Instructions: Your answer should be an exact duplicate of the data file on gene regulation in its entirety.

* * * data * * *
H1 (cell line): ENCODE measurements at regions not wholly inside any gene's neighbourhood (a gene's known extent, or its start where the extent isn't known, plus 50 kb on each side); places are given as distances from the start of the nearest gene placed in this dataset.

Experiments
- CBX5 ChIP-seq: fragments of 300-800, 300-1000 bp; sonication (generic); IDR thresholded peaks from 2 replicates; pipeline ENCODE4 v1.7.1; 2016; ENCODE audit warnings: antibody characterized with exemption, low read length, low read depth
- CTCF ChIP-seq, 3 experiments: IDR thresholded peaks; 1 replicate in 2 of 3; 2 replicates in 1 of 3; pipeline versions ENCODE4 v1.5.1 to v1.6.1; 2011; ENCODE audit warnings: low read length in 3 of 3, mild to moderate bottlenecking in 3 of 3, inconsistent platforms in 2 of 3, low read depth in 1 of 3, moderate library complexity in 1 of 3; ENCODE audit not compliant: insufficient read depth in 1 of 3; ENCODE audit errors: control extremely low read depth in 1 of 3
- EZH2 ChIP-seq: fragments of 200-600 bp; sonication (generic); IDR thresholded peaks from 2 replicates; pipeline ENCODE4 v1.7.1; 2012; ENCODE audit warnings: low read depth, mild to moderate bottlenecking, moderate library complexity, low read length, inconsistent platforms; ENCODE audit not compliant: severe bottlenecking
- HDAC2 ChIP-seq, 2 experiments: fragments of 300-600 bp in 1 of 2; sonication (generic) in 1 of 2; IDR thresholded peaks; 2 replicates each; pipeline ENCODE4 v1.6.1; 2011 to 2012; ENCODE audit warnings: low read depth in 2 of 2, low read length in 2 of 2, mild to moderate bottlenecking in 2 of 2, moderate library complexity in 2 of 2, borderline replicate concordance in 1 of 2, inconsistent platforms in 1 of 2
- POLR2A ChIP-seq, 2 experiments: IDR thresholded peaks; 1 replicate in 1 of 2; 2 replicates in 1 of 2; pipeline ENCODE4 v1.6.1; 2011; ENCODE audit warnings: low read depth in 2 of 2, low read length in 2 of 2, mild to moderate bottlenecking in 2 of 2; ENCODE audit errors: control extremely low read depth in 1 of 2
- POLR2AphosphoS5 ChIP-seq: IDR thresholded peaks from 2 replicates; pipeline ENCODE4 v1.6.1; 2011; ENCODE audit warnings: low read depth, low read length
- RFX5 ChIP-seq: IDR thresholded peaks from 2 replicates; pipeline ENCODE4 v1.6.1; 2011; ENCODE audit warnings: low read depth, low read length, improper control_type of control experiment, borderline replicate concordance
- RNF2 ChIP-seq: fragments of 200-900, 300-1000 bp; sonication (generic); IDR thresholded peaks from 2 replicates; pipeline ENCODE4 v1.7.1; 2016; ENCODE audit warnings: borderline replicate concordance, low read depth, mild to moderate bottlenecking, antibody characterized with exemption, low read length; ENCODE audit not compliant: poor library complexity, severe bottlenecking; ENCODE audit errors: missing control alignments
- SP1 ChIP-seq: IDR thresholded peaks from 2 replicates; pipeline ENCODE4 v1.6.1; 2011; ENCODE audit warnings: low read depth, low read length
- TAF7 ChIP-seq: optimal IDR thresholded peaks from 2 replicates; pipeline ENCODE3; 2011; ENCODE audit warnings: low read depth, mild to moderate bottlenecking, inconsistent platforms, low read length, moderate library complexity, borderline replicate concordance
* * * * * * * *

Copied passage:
H1 (cell line): ENCODE measurements at regions not wholly inside any gene's neighbourhood (a gene's known extent, or its start where the extent isn't known, plus 50 kb on each side); places are given as distances from the start of the nearest gene placed in this dataset.

Experiments
- CBX5 ChIP-seq: fragments of 300-800, 300-1000 bp; sonication (generic); IDR thresholded peaks from 2 replicates; pipeline ENCODE4 v1.7.1; 2016; ENCODE audit warnings: antibody characterized with exemption, low read length, low read depth
- CTCF ChIP-seq, 3 experiments: IDR thresholded peaks; 1 replicate in 2 of 3; 2 replicates in 1 of 3; pipeline versions ENCODE4 v1.5.1 to v1.6.1; 2011; ENCODE audit warnings: low read length in 3 of 3, mild to moderate bottlenecking in 3 of 3, inconsistent platforms in 2 of 3, low read depth in 1 of 3, moderate library complexity in 1 of 3; ENCODE audit not compliant: insufficient read depth in 1 of 3; ENCODE audit errors: control extremely low read depth in 1 of 3
- EZH2 ChIP-seq: fragments of 200-600 bp; sonication (generic); IDR thresholded peaks from 2 replicates; pipeline ENCODE4 v1.7.1; 2012; ENCODE audit warnings: low read depth, mild to moderate bottlenecking, moderate library complexity, low read length, inconsistent platforms; ENCODE audit not compliant: severe bottlenecking
- HDAC2 ChIP-seq, 2 experiments: fragments of 300-600 bp in 1 of 2; sonication (generic) in 1 of 2; IDR thresholded peaks; 2 replicates each; pipeline ENCODE4 v1.6.1; 2011 to 2012; ENCODE audit warnings: low read depth in 2 of 2, low read length in 2 of 2, mild to moderate bottlenecking in 2 of 2, moderate library complexity in 2 of 2, borderline replicate concordance in 1 of 2, inconsistent platforms in 1 of 2
- POLR2A ChIP-seq, 2 experiments: IDR thresholded peaks; 1 replicate in 1 of 2; 2 replicates in 1 of 2; pipeline ENCODE4 v1.6.1; 2011; ENCODE audit warnings: low read depth in 2 of 2, low read length in 2 of 2, mild to moderate bottlenecking in 2 of 2; ENCODE audit errors: control extremely low read depth in 1 of 2
- POLR2AphosphoS5 ChIP-seq: IDR thresholded peaks from 2 replicates; pipeline ENCODE4 v1.6.1; 2011; ENCODE audit warnings: low read depth, low read length
- RFX5 ChIP-seq: IDR thresholded peaks from 2 replicates; pipeline ENCODE4 v1.6.1; 2011; ENCODE audit warnings: low read depth, low read length, improper control_type of control experiment, borderline replicate concordance
- RNF2 ChIP-seq: fragments of 200-900, 300-1000 bp; sonication (generic); IDR thresholded peaks from 2 replicates; pipeline ENCODE4 v1.7.1; 2016; ENCODE audit warnings: borderline replicate concordance, low read depth, mild to moderate bottlenecking, antibody characterized with exemption, low read length; ENCODE audit not compliant: poor library complexity, severe bottlenecking; ENCODE audit errors: missing control alignments
- SP1 ChIP-seq: IDR thresholded peaks from 2 replicates; pipeline ENCODE4 v1.6.1; 2011; ENCODE audit warnings: low read depth, low read length
- TAF7 ChIP-seq: optimal IDR thresholded peaks from 2 replicates; pipeline ENCODE3; 2011; ENCODE audit warnings: low read depth, mild to moderate bottlenecking, inconsistent platforms, low read length, moderate library complexity, borderline replicate concordance